# Help stabilising mini-gmp

Nelson H. F. Beebe beebe at math.utah.edu
Fri Dec 2 01:15:54 UTC 2016

```Vincent clarifies about my response on about zero shift counts:

>> ...
>> I'm not talking about a zero shift count, but a shift of the value 0
>> with an arbitrary shift count, e.g. (uint64_t) 0 << 64. This is
>> undefined behavior, but I wonder why. When mapped to a hardware
>> instruction, does the result depend on the platform?
>> ...

It isn't the issue of a zero value being shifted, but rather, the
range of allowable shift values.  The ISO 1999 C Standard's relevent
restriction is:

>> ...
>> If the value of the right operand is negative or is greater than or
^^^^^^^^^^^^^^
>> equal to the width of the promoted left operand, the behavior is
^^^^^^^^^^^^^^^^^^^^^^^^^^^^^^^^^^^^^^^^^^^^^^^
>> undefined.
>> ...

That is, with an n-bit word, shift counts from 0 to n - 1 are legal,
but negative shift counts, and counts of n or larger, are undefined
behavior.

The reason is that hardware implementations do different things: as my
first message today pointed out, some encode the shift count in the
instruction in an n-bit field, and that field can only hold values
from 0 to n - 1.  Requesting a shift of n bits would very likely mean
that the stored shift count would be the low-order n bits, a value
that is 0.  For shifts larger than n, the effective shift would be
encoded as n mod (2**n), so n + 1 would become 1, n + 2 would become
2, and so on.

Such shifts would be extremely surprising to a programmer who did not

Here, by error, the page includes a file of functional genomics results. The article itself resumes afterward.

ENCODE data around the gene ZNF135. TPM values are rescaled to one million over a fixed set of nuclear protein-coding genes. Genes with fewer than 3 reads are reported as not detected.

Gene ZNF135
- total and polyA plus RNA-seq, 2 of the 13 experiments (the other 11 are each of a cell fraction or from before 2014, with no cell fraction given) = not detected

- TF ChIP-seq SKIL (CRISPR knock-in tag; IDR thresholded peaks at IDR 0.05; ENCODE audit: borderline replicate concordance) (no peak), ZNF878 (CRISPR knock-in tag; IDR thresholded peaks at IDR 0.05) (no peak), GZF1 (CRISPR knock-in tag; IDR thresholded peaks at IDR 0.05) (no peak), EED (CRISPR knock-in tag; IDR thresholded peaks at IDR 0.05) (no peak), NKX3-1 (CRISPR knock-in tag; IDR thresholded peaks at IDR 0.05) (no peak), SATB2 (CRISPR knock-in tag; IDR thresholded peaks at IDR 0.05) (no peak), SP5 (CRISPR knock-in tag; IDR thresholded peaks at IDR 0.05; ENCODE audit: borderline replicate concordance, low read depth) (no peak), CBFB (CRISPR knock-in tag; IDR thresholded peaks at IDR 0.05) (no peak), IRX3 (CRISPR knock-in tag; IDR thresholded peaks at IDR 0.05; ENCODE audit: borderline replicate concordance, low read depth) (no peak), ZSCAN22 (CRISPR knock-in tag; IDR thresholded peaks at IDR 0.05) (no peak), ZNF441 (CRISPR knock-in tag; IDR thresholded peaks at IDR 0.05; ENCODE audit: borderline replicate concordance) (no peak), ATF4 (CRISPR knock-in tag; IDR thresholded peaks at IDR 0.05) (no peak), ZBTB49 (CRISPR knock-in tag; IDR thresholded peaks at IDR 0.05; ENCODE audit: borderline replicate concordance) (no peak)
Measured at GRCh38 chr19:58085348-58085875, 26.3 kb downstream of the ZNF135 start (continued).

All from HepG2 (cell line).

understand what is really happening, because humans tend naturally to
think of exact (infinite precision) integer arithmetic: surely a
33-bit left shift of a 32-bit word should just clear that word to
zero!  No, it does not on many systems: it instead becomes a 1-bit
left shift.

Thus, the ISO Standards committee properly defines n (and higher) bit
shifts to be undefined.

In an ideal world, all compilers would at least have a option to do
compile-time tests of constant shifts, and force run-time tests of
variable shifts, so that such behavior could be caught, diagnosed, and
repaired.

A few compilers now do just that.  Recent gcc compilers provide this
info-node documentation:

>> ...
>> '-fsanitize=undefined'
>>      Enable UndefinedBehaviorSanitizer, a fast undefined behavior
>>      detector.  Various computations will be instrumented to detect
>>      undefined behavior at runtime.  Current suboptions are:
>>
>>      '-fsanitize=shift'
>>           This option enables checking that the result of a shift
>>           operation is not undefined.  Note that what exactly is
>>           considered undefined differs slightly between C and C++, as
>>           well as between ISO C90 and C99, etc.
>>      ... and many more ...
>> ...

Recent clang compilers provide

>> ...
>> 	-fsanitize=undefined: UndefinedBehaviorSanitizer, a fast and
>>          compatible undefined behavior checker.
>> 	[from http://clang.llvm.org/docs/UsersManual.html]
>>
>> 	-fsanitize=shift: Shift operators where the amount shifted is
>>          greater or equal to the promoted bit-width of the left hand
>>          side or less than zero, or where the left hand side is
>>          negative. For a signed left shift, also checks for signed
>>          overflow in C, and for unsigned overflow in C++. You can use
>>          -fsanitize=shift-base or -fsanitize=shift-exponent to check
>>          only left-hand side or right-hand side of shift operation,
>>          respectively.
>> 	[from http://clang.llvm.org/docs/UndefinedBehaviorSanitizer.html#ubsan-checks]
>> ...

-------------------------------------------------------------------------------
- Nelson H. F. Beebe                    Tel: +1 801 581 5254                  -
- University of Utah                    FAX: +1 801 581 4148                  -
- Department of Mathematics, 110 LCB    Internet e-mail: beebe at math.utah.edu  -
- 155 S 1400 E RM 233                       beebe at acm.org  beebe at computer.org -
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